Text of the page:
he plays the piano and the room falls quiet. and I immediately notice that the music is not there. it's somewhere else. it's like I'm watching someone else play, like he is watching himself in the mirror, in a dream. he missed countless notes. the kind of mistakes that I make at home and scream out "AHH!" out of frustration that my hands can't keep up with my mind, and then I stop, play it slower, get it right before moving on. he made huge mistakes, and never indicated that any of them bothered him. his notes, instead of being crisp and having intent, were slurred together and when combined, said nothing. beautiful melodies that should have swept me away instead were lost in the sloppiness of their execution, and what was left was a flat, lifeless soundtrack to a room already half filled with death.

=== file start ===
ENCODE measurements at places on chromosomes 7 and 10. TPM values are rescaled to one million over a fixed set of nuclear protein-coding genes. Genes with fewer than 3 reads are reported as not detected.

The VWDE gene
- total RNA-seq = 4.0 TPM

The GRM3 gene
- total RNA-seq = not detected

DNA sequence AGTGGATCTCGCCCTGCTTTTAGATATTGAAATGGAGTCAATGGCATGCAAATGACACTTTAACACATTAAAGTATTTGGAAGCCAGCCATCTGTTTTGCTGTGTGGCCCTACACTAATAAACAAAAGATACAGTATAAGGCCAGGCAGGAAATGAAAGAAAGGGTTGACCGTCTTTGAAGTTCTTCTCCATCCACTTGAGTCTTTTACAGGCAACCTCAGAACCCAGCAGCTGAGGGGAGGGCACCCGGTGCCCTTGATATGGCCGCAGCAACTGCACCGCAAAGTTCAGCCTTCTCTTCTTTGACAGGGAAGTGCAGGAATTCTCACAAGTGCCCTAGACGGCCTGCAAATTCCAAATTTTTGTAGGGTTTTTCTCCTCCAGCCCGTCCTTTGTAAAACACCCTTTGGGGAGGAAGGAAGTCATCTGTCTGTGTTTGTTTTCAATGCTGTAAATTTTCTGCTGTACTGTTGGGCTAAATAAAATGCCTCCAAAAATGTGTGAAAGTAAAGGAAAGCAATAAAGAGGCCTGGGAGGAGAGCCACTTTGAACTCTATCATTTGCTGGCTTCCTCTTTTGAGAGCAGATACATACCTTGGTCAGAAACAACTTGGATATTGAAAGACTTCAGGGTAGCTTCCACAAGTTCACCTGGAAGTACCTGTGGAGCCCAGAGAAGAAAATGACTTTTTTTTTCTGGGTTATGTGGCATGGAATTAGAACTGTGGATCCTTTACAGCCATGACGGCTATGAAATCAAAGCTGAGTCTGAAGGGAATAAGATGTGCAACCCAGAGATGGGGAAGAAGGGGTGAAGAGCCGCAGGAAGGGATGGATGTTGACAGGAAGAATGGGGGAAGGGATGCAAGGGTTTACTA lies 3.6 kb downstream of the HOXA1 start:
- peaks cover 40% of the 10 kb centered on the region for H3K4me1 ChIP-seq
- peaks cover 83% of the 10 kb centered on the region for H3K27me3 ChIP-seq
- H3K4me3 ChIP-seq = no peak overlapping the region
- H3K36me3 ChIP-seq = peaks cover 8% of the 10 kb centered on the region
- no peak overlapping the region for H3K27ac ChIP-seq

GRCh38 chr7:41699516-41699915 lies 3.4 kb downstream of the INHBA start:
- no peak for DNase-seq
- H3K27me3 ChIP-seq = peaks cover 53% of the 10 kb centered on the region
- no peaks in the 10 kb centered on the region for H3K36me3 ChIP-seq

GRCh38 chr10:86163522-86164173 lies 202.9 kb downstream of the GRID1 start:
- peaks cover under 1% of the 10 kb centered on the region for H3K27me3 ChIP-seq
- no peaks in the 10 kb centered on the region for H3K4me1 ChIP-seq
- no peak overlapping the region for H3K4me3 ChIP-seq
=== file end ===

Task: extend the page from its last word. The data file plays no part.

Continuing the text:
don't get me wrong. I loved the concert. and I got to see two old friends from high school. and it was a relaxing break from a new record I've been working really hard on. and it was good to see that george winston is still playing. and it was good to know that my music has some distinctions from george winston.

and it was good to see again that music carries me, more than it carries george winston. or at least more than it was carrying him on wednesday night.

10 comments:

Liz said...

boo. was hoping you'd say hey to goliath on your next post.

Brian T. Murphy said...

funny. yeah that might be coming. I'm going to think about that a little more. this is, afterall, the worstweblogintheworld.

Steve Hardy said...

I loved reading this.

Katie said...

"forever your girl" is the first album I remember also. You probably gave it to me.
You write beautifully. And I love how music carries you.

Dan said...

I never told Mike to shut up

evan said...